UC President Janet Napolitano discussed the crucial role federal funding plays in fostering research and innovation on university campuses in a testimony submitted to federal lawmakers Monday.
Submitted to the U.S. Senate Committee on Appropriations on behalf of the university, Napolitano’s statement urges the committee to recognize the importance of maintaining a symbiotic relationship between federal agencies and research universities, especially the University of California, in light of recent budget cuts.
“It is critical that the federal government maintain a strong investment in our nation’s research enterprise to ensure that the United States remains competitive and at the forefront of innovation and scientific and technological advancements,” Napolitano wrote in her testimony.
In addition to securing and maintaining federal funding to universities, Napolitano’s greater message is to help lawmakers understand that the university is more than “an incubator for young minds,” said UC spokesperson Dianne Klein.
“The public at large doesn’t understand how critical research is to the nation,” Klein said. “It is just as an integral and equal part of the UC as classroom learning.”
Since World War II, the federal government has been the primary funder of scientific research in universities, according to Associate Vice Chancellor for Research Robert Price. But due to sequestration and budget cutbacks, federal agencies have decreased their funding to universities in the last few years. Napolitano’s testimony reveals that U.S. spending on research has dropped nearly 10 percent since the 1960s.
According to Napolitano’s statement, UC campuses are the largest recipients of federal funding for research. Prior to sequestration, more than 65 percent of funding for research came from federal support in the 2012 fiscal year, with the UC system obtaining nearly $3 billion for research, according to the UC Office of the President. Preliminary data for the following fiscal year, however, showed about a 12 percent decline in federal research awards.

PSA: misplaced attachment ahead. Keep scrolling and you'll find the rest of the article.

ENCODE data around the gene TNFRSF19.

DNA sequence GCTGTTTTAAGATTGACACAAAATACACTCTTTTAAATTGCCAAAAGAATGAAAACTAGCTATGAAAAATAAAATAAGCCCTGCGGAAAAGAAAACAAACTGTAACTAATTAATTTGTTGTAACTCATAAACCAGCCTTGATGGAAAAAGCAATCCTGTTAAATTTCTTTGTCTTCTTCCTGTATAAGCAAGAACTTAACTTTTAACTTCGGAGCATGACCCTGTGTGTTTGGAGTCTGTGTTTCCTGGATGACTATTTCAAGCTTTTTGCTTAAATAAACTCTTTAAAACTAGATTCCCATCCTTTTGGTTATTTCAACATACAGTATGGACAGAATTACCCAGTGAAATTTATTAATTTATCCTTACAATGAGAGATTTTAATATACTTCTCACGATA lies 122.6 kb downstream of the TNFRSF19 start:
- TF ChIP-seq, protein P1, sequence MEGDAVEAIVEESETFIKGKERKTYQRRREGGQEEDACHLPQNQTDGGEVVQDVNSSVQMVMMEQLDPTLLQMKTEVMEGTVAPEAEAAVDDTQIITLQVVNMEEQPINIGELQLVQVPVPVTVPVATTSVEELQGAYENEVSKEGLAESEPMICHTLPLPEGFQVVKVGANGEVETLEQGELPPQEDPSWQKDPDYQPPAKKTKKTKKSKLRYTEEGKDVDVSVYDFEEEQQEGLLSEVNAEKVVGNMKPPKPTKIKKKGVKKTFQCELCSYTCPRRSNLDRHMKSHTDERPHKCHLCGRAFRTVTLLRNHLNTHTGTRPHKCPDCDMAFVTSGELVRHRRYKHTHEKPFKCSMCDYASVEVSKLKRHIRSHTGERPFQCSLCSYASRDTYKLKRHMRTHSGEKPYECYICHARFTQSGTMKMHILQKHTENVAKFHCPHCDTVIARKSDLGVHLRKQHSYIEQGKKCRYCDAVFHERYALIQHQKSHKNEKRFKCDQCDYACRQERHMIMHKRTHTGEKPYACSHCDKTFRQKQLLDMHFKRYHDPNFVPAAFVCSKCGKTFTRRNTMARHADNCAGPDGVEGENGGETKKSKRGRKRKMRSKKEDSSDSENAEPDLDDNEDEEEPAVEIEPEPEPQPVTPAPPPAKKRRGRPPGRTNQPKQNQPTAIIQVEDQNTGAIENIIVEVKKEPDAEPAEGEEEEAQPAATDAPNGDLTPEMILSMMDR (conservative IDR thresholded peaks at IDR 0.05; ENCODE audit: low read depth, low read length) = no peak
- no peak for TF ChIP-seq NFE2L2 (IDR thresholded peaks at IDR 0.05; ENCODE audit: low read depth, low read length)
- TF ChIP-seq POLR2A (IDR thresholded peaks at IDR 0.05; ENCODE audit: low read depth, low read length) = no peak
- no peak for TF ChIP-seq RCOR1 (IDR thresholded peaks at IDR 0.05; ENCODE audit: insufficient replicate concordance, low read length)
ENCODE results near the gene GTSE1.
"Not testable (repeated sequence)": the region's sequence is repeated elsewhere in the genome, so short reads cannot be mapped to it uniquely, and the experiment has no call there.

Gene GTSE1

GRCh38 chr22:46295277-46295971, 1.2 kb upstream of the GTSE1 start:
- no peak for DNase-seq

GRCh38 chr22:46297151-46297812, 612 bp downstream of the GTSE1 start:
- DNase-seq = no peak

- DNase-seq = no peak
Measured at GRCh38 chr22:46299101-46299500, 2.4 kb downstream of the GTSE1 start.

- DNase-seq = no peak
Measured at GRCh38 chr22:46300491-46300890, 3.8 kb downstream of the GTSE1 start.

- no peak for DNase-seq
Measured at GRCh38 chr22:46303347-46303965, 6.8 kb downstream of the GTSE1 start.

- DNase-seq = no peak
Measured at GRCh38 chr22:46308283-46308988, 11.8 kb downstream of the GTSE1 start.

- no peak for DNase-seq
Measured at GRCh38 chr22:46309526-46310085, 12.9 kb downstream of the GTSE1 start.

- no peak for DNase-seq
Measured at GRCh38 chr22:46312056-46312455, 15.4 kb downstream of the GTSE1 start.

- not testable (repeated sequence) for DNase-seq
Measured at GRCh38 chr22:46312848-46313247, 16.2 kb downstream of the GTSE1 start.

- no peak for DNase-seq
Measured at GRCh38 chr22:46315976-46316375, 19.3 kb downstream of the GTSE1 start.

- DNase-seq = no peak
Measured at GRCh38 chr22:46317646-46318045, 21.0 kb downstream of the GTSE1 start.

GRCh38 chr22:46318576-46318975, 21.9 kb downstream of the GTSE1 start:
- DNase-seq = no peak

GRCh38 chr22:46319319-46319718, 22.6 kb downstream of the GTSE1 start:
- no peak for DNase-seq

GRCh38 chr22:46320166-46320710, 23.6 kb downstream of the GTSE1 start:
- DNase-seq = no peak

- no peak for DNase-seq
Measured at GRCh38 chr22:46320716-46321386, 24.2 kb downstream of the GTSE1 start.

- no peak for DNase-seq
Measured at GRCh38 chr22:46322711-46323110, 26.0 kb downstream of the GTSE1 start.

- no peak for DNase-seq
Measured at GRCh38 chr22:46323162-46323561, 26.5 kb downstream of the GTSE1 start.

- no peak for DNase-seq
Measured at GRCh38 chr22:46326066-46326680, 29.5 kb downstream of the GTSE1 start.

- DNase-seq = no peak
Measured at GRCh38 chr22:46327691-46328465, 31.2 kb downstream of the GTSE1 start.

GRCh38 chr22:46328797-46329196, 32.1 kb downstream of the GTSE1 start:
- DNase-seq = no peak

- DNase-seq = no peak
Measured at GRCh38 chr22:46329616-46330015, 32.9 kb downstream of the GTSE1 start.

Since the sequester, UC Berkeley experienced about a 16 percent — $62.4 million — cut from its federal research funding, impacting staff and the quality of research infrastructure. Federal agencies, though, continue to sponsor about half of all research projects conducted on campus, Price said.
The Appropriations Committee is set to discuss the subject of Napolitano’s testimony in a hearing called Driving Innovation through Federal Investments, scheduled for Tuesday.
Napolitano’s statement expresses that maintaining the university’s longstanding international reputation as a prominent research institution is one of her primary goals as UC president.
“We need to identify where, in our campus-centric innovation ecosystems, increased investment in technologies and people will create the greatest value given the limited resources we have to deploy,” Napolitano said in her testimony.
Last year, UC researchers announced new inventions at a rate of almost five per day and helped launch 71 startup companies, according to Napolitano’s testimony. Since 2005, UC startups have employed more than 17,000 people, generating about $17 billion in annual revenue.
“UC Berkeley is one of the leading public research universities in the world,” said UC Berkeley spokesperson Dan Mogulof. “It is clear that research funding is a key element in building and fostering a vibrant economy, generating jobs and enhancing the public good. It closely connects everything we’re all about.”